Sunday, June 1, 2014

From Postojna to Kodreti

May 30th - The first order of the day was a visit to Predjama Castle. This amazing castle, perched in a cavern above a stream and with an extensive (13 km known) cave system below it, is only 9 km from Postojna Cave. We arrived early enough to have the castle mostly to ourselves.

The first castle was probably built in the 12th century, but the most famous inhabitant was Erazem in the 15th century. Erazem was pursued and his castle under siege for over a year because he didn’t support the Emperor Frederick the III of Austria, and because he robbed merchant caravans. Because of the cave system, he was able to keep the castle supplied in food, and even had roast bullock and freshly-picked cherries delivered to his would be invaders.

Predjama Castle
This karst region was one of the earliest known prehistoric settlements in southern Europe with archaeologic finds from 150,000 years ago. And much more recently, was part of the Roman defensive chain known as Claustra Alpium Iularium. Ho hum, human history…

A cave part of Predjama Castle
From the castle we began a long downhill through a steep valley. This valley has fierce winds in the winter, and all the tile roofs had stones on top to help weigh the tiles down!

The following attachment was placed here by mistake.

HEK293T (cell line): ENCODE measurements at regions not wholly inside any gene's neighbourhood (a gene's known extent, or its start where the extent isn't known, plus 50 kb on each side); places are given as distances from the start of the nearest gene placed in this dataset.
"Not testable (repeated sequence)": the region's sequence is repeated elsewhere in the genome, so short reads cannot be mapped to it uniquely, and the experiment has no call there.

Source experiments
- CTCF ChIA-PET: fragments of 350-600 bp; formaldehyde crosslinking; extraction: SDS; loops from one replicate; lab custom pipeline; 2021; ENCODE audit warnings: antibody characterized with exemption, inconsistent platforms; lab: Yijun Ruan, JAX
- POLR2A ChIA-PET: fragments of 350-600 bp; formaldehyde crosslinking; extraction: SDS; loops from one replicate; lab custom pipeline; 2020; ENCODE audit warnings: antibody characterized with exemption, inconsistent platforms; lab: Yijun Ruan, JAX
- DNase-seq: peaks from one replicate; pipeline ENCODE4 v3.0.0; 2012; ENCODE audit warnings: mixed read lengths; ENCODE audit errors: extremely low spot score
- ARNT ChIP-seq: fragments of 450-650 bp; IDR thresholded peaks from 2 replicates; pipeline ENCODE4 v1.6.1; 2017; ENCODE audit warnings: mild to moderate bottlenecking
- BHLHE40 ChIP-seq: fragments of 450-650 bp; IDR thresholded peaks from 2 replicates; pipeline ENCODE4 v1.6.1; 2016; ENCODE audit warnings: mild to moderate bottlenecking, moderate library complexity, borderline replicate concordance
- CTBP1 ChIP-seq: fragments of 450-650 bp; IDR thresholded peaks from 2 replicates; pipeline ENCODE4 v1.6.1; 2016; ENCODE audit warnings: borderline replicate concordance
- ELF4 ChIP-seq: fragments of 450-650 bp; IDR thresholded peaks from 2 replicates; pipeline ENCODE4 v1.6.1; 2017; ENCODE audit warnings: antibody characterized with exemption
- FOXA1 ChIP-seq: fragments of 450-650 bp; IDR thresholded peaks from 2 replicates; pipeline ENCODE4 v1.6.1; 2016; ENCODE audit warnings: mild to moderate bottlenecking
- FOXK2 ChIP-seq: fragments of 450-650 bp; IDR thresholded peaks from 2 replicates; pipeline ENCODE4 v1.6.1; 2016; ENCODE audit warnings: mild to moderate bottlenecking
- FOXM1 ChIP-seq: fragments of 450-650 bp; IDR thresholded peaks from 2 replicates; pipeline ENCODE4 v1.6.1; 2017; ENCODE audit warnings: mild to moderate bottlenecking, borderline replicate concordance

Stones weigh down the roof tiles
As the valley became more gradual, vineyards began dominating the landscape. We continued mostly downhill and finally ended our 8 km coast with a rise up towards our final destination for the day. Another downhill into a valley with more vineyards and we arrived at Hiša posebne sorte – Special House of Sorte, where we spent the night.

A husband and wife team, the Sortes, built this beautiful home, four extra rooms, and a restaurant beginning in 1990. They worked on it slowly and it was completed in 2007. First they built a local stone restaurant area with a curved stone ceiling. The craftsmen built the new building to have the look of the old stone buildings in the area. Each of the rooms has an open arch in front of it so you can see across the covered walkway to the forest beyond.

View from the front
One of the most enjoyable aspects of traveling in Europe is seeing buildings that have survived for centuries; built with solid materials and skilled construction. To see that quality continued today is remarkable. And at Hiša posebne sorte the quality extends to the wood furniture in each room and to the quality of the food and wind served.

View from the back
Foody Alert! Incredible dinner and special wines described below:
We were the only two people in the restaurant and we were still served an amazing meal. We began with a salad topped with warm shaved turkey and berry “dots” around the rim of the plate for extra flavor. Followed by fresh asparagus soup. The main course was a bed of mashed potatoes and a slice of celery root, topped with four layers of fried trout fillet with a cherry sauce. It all just melted in my mouth. Dessert was a plate of three tastings, a chocolate-orange cake slice, a bite of strudel, and an ice cream-like dessert that was more icy than creamy. All delicious. Dinner was served with the very local Rebula wine from the husband’s brothers vineyard.